EIC Fellows 2004 Each year since 1963, the council of the Engineering Institute of Canada (EIC) has elected annually to the grade of Fellow a number of engineers. These engineers are recognized for their excellence in engineering and their services to the profession and to society. Current practice is to elect around fifteen Fellows annually. The following CSChE members have been honoured this year: John Ross Grace, FCIC Grace obtained his BA Sc from the University of Western Ontario, and a PhD from Cambridge University in chemical engineering. He taught at McGill University and spent two years as a senior project engineer with SNC Inc. of Montréal. He then joined the University of British Columbia where he is now a professor in the faculty of applied science in chemical and biological engineering. Grace’s international reputation has been built on his landing research in fluidized beds. His contributions on fluidization regime, circulating fluidized beds, fluidized bed combustion and gasification, and reactor modelling are shown by his 200+ publications, many awards, and numerous invited speeches at conferences. Under his leadership, the University of British Columbia established an internationally renowned laboratory for studying fluidized bed combustion and behaviour. Grace has received many awards including the highest award to a chemical engineer, the R. S. Jane Award. A scholarship has been created in his name to permanently recognize his contribution to the University of British Columbia. Terrence William Hoffman, FCIC Hoffman graduated in chemical engineering from the Royal Military College of Canada, obtained an honours degree and an MSc from Queen’s University, and then completed a PhD in chemical engineering at McGill University. He was a founding member of the department of chemical engineering at McMaster University, and its very young chairperson. He helped this academic institute to be the first to develop computer process simulation. He also made important contributions to the fields of heat transfer and fluid dynamics. 38 L’Actualité chimique canadienne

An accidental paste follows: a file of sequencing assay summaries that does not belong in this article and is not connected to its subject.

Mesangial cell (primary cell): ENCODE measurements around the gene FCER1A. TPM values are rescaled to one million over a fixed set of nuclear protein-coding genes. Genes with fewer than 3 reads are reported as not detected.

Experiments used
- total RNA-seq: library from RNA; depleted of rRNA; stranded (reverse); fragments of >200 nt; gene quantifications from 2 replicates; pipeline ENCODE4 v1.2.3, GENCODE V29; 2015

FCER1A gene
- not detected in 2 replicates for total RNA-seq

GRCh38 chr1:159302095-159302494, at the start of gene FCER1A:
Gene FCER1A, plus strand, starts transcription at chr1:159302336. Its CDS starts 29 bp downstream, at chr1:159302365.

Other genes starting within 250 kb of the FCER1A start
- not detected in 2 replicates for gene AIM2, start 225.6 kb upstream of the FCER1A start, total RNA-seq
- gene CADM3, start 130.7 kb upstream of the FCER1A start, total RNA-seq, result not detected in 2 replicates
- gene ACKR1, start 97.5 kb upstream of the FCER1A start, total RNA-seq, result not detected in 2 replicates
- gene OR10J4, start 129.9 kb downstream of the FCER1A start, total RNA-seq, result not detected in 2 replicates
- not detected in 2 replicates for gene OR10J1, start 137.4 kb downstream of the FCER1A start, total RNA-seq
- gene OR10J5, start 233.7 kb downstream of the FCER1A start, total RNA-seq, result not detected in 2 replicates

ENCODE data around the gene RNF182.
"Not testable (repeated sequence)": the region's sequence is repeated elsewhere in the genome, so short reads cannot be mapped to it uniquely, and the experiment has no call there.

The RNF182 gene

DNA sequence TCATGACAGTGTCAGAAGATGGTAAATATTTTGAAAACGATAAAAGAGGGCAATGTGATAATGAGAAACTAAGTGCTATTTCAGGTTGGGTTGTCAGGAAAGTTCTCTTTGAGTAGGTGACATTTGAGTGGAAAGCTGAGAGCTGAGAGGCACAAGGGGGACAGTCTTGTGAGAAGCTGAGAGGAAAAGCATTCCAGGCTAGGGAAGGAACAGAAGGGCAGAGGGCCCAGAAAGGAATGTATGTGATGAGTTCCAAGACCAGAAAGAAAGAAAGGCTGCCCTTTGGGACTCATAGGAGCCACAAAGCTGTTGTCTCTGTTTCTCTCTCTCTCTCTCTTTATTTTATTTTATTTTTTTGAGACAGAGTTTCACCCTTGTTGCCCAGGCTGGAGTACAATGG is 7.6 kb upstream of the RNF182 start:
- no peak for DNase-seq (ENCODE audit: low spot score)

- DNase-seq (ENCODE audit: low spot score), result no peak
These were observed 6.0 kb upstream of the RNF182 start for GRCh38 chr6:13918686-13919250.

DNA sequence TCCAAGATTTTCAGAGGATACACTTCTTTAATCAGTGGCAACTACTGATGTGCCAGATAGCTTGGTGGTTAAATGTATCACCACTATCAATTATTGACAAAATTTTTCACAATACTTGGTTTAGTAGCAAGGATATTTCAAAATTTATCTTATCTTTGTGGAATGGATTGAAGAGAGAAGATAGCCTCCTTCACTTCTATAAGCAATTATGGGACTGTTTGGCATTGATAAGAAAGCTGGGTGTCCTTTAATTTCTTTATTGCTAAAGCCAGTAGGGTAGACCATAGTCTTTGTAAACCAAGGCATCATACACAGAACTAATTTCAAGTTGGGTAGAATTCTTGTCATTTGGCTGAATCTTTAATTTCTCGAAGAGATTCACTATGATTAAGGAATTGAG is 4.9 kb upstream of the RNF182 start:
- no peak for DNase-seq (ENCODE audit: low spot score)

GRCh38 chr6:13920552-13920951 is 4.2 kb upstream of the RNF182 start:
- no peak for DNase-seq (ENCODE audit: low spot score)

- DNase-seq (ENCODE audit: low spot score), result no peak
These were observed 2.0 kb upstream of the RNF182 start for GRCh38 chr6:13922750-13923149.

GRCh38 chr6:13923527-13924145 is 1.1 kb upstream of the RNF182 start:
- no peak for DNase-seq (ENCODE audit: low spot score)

He took his talents and ideas to Polysor Ltd. in Sarnia, ON, which at that time was a major producer of synthetic rubber and polymer materials. As part of the corporate research group, Hoffman led the development of research activities and founded the computer applications group comprised of an advanced control group, an simulation/modelling group, and an artificial intelligence group. These were some of the first efforts of this kind in the chemical industry. Hoffman joined Dynamic Matrix Control Group (DMCC) in Houston, TX, where his ideas helped in the installation of process control systems for petroleum refineries and chemical processes. He returned to Sarnia, under contract to DMCC, to the Suncor refinery to construct process models for the reformer and benzene/toluene/xylenes recovery (BTX) systems, and to implement on-line optimizers. Hoffman took advantage of the opportunity to conceive, develop, install, and make successful new pioneering technology. This technology has resulted in the development of systems and materials that have benefited the petroleum and chemical industries tremendously, and by extension Canadian industry, and society at large. Kenneth C. Porteous, FCIC Porteous graduated from McGill University with a BSc in chemical engineering. He subsequently received an MSc and a PhD in chemical engineering from the University of Delaware. He worked for Cyanamid of Canada Limited as a process analyst and then moved to Syncrude Canada’s research department. He was appointed manager of planning and economics before being promoted to director of corporate planning where he was responsible for the economic justification of all major capital projects and for providing costeffective systems and computer services for the entire company. The scope of such projects in the oil sands of Alberta is of course, somewhat awe-inspiring in terms of their size, complexity, and overall importance for Canadians in general. Porteous then elected to return to academe, joining the University of Alberta as professor of chemical engineering. In addition to teaching, he was responsible for developing the Centre for Cooperative Education. Porteous has also found time to contribute to engineering across Canada through the CSChE. First as director and then as president, he brought the same vision and leadership to this constituent society of the EIC.